Lisa Arthurworrey defended herself against criticisms that social workers should be able to deal with cases without constant supervison as her Care Standards Tribunal appeal drew to a close.
Summing up the General Social Care Council’s case against registering Arthurworrey, counsel Eleanor Grey said: “A qualified social worker is expected to be able to operate independently without constant supervisory input,” adding they could not refer “every decision to a manager”.
But Arthurworrey hit back, arguing that Lord Laming had described supervision as the “cornerstone” of good social work practice in his report into Victoria Climbie’s death.
It emerged during Laming’s inquiry that Arthurworrey, who was a relatively inexperienced social worker when allocated Victoria’s case in 1999, had poor and infrequent supervision and had been “badly let down” by managers.
But Grey argued that social workers could not rely purely on supervision and Arthurworrey could have sought help from colleagues if she was struggling with the case.
Out of depth
In her written submission, Grey said: “If a relatively inexperienced social worker feels out of their depth there is a special responsibility to seek guidance.”
But Arthurworrey said at the time of dealing with the case in late 1999 she was one of the most experienced members of the team.
Arthuworrey’s application to register with the GSCC was rejected on grounds including competence and character. In her closing submissions, Grey highlighted poorely conducted interviews carried out with Victoria and great aunt Marie Therese Kouao as evidence of incompetence, saying interviewing was a “basic tool for social workers”.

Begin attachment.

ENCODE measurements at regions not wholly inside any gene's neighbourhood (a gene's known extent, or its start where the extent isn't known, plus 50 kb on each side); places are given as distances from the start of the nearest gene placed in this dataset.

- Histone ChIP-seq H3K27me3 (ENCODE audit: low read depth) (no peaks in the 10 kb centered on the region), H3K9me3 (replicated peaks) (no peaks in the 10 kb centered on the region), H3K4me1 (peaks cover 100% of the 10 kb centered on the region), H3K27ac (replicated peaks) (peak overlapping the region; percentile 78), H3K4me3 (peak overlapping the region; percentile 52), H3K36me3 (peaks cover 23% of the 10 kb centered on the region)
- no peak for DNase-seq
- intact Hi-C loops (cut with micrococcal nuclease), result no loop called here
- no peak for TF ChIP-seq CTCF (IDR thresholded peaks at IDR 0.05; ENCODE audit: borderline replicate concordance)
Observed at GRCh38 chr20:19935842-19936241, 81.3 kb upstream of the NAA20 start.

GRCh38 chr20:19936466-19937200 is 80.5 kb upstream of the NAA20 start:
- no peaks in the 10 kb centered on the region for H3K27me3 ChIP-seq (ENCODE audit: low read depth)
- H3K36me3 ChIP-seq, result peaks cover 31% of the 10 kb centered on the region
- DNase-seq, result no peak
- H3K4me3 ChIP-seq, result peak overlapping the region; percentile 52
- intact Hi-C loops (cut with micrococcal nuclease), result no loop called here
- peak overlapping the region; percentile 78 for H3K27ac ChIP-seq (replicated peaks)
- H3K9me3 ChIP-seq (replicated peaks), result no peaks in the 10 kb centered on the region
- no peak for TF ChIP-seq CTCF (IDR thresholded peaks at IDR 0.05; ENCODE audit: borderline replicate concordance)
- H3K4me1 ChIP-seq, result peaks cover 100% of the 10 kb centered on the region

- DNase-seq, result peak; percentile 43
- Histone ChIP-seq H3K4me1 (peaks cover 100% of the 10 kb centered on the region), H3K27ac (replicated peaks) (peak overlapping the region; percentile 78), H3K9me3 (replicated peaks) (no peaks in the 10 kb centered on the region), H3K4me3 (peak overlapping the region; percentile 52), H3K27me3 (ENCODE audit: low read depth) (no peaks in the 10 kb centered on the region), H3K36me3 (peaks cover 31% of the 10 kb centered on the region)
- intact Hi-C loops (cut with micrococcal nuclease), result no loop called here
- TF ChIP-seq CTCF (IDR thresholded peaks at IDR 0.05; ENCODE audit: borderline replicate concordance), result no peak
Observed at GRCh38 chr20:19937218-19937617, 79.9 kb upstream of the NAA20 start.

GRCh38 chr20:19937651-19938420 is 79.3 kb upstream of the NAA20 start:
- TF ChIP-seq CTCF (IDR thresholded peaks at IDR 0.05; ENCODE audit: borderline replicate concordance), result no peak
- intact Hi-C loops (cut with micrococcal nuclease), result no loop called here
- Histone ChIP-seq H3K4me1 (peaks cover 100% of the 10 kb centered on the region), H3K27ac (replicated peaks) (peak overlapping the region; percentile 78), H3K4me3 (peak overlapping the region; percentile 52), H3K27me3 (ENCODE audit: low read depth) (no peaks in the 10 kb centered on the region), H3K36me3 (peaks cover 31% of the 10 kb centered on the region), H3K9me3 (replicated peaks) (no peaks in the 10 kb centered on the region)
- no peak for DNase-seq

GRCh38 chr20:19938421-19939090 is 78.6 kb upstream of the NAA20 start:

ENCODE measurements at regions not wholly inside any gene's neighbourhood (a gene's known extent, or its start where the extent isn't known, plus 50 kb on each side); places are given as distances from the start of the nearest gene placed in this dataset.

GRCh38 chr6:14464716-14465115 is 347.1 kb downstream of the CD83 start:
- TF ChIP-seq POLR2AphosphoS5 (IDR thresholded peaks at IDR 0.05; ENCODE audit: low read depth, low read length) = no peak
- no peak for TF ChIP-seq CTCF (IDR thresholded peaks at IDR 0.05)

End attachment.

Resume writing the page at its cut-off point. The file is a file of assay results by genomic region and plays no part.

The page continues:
She rejected Arthurworrey’s argument that she had not been trained in writing memorandums as a “red herring” and said junior professionals would be more likely to devote more time to preparing for interviews, not less, to compensate for their lack of experience.
Grey went on to say that Arthurworret’s failure to inform the GSCC of two criminal convictions, one of which was for harassment in December 2006, and Arthurworrey’s admission that she had sent inappropraute e-mails to the GSCC when under “intense pressure” showed she could not “conduct herself properly outside of the work sphere”.
“She is seeking to return to social work as a social worker but will inevitably face real stresses in practice if she does,” Grey said.
In his written submission, Arthurworrey’s representative from the British Association of Social Workers, Martin Weinbren, argued: “There has been no suggestion that away from the area of child protection Ms Arthurworrey lacks competence as a social worker. The effect of registration refusal is to prevent her from working as a social worker in any setting.”
He added that Arthuworrey’s convictions should be seen in the context of her health problems, which include anxiety and depression.
Some of the issues the hearing focused included:
• Failure to carry out adequate investigations
Arthurworrey failed to question Victoria about injuries on 6 August 1999. Arthurworrey said she had not been trained in how to carry out memorandum interviews but the GSCC counsel argued that she should have been able to talk to Victoria about everyday life and experiences and that she should have sought guidance from colleagues and procedures in the absence of supervision. She was also criticised for failing to take an intepreter along, which was considered a failure to think through the nature of the interview and what was required of a very young girl.
Arthurworrey was given a restraining order in December 2006 after being convicted of harassing a neighbour. She was later arrested for breaching the order in December 2007. She pleaded guilty and was fined.
More on the case